Biology 3 - 1 Translation(continued-If tRNA molecules carrying the correct amino acids are the key to reading the genetic code the critical

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Translation (continued) -If tRNA molecules carrying the correct amino acids are the key to reading the genetic code, the critical question becomes: How are specific amino acids attached to specific tRNA molecules? -Translation of the genetic code requires: 1) tRNA molecules, and 2) aminoacyl-tRNA synthetases, which are enzymes that “charge” a tRNA with a particular amino acid. -The CCA terminus of the tRNA molecule is “charged” with a particular amino acid which binds to either the 3’ or 2’ Carbon of the ribose and form ester linkages, which we have to break in order to form a polypeptide chain. The term is called “charging” because amino acids are positively charged (the amino group), which adds a +1 charge to the tRNA molecule. -Different aminoacyl-tRNA synthetases recognize and charge different tRNAs and this specificity comes from the recognition of different anticodon loops and acceptor stems of tRNAs, and in some cases, additional regions. -Aminoacyl-tRNA synthetases translate the genetic code with high fidelity through two different proofreading schemes: 1) amino acid activation, in which amino acids that are two big are excluded from the activation site (so sometimes amino acids that are smaller than the right one can enter), and 2) editing at discrete sites, in which amino acids that are smaller than the right amino acid which are incorrectly placed in the activation site will be removed. -Aminoacyl-tRNA synthetases have three binding sites: 1) tRNA binding site, 2) Amino acid sites, which are specific for specific amino acids, and 3) binding site for ATP, because tRNA charging requires energy. -The charging cycle occurs in different steps: 1) a specific amino acid with an ATP molecule bind to the aminoacyl-tRNA synthetase in the two binding sites, and the two phosphate groups are removed, leaving an “activated” amino acid with a bound AMP group, 2) a tRNA specific for the specific amino acid binds to the tRNA binding site, and 3) the AMP group dissociates and the amino acid binds to the tRNA, and the charged tRNA molecule is dissociated from the aminoacyl-tRNA synthetase. -Ribosomes are required for translation and can be visible as small spheres in a eukaryotic cell’s cytoplasm. -In prokaryotes, transcription and translation are coupled, and while transcription is occurring, multiple ribosomes (polysomes) bind to the mRNA and translate it. -Ribosomes read the instructions for protein synthesis from mRNA molecules in the 5’ à 3’ direction (so that translation can occur shortly after transcription) and the amino acid chain is polymerized from the N- terminus to the C-terminus. -In E. Coli, ribosomes contain two subunits, the large 50S subunit and the small 30S subunit. They also contain three aminoacyl-tRNA sites: 1) E (Exit) site, in which a tRNA that has been added to the A site and had its amino acid polymerized in the growing polypeptide chain exits, 2) P (Peptydil) site, in which a newly synthesized polypeptide chain is attached to the Peptidyl tRNA, and 3) A (Aminoacyl) site, where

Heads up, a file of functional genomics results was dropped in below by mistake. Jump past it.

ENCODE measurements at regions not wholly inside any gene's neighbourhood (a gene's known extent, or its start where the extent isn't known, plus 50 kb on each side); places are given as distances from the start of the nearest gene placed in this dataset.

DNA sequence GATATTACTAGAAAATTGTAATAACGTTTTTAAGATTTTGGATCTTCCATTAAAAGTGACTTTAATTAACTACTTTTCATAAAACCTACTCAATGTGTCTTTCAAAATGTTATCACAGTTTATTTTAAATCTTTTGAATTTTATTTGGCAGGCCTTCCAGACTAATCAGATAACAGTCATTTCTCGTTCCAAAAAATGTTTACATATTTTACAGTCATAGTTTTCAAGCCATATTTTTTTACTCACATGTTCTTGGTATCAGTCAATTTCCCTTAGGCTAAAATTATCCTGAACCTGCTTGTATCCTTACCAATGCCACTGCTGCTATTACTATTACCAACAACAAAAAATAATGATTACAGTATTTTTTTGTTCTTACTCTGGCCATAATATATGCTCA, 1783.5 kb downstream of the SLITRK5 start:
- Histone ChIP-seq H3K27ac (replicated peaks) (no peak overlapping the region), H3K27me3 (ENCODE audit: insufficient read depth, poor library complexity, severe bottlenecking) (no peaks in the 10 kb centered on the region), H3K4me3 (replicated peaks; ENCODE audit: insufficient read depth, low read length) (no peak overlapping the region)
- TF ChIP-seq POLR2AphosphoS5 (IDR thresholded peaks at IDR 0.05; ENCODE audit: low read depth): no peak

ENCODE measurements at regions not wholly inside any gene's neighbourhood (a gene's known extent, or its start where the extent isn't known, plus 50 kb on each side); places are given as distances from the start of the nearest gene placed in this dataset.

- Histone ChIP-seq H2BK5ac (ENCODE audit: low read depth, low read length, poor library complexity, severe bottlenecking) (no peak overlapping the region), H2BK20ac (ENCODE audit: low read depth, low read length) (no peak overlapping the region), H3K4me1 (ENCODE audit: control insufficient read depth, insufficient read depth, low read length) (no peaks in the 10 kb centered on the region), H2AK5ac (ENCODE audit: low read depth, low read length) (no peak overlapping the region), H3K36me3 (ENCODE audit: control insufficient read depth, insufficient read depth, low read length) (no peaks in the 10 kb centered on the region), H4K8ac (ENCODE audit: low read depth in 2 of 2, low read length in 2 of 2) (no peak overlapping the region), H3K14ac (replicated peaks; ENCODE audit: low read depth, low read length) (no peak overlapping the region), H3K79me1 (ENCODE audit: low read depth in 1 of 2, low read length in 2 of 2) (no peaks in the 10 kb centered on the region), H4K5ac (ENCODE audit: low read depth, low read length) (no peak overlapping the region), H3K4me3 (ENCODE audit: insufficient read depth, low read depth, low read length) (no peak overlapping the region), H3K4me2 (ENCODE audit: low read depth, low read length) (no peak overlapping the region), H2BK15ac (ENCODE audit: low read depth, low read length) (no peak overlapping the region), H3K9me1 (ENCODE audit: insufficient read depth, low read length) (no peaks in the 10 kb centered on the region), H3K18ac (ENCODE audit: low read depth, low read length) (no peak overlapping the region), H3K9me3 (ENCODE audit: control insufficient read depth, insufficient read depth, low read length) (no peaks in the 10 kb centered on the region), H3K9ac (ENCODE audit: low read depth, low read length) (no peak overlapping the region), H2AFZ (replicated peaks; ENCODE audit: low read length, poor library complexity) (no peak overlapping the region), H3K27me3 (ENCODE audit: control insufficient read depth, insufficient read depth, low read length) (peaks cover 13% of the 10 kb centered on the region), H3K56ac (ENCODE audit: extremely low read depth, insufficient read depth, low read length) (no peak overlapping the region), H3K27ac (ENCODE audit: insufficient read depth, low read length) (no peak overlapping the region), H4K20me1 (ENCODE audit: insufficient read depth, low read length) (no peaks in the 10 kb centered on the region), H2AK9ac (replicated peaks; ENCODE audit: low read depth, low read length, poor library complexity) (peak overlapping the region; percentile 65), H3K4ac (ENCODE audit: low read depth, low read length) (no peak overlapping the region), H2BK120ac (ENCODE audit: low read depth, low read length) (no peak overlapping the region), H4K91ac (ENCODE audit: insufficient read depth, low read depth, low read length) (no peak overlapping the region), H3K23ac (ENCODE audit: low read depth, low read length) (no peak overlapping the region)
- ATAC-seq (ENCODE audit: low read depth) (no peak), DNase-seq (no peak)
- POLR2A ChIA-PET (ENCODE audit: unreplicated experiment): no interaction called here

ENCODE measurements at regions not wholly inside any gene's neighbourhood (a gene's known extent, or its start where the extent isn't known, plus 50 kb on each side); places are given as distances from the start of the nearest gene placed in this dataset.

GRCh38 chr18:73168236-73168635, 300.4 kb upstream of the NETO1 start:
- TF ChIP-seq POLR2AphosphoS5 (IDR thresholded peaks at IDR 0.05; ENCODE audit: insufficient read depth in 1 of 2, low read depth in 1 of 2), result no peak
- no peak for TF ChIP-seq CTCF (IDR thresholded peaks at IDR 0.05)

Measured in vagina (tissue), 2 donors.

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This note was uploaded on 04/30/2008 for the course BIO 2960 taught by Professor Staff during the Spring '08 term at Washington University in St. Louis.

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Biology 3 - 1 Translation(continued-If tRNA molecules carrying the correct amino acids are the key to reading the genetic code the critical

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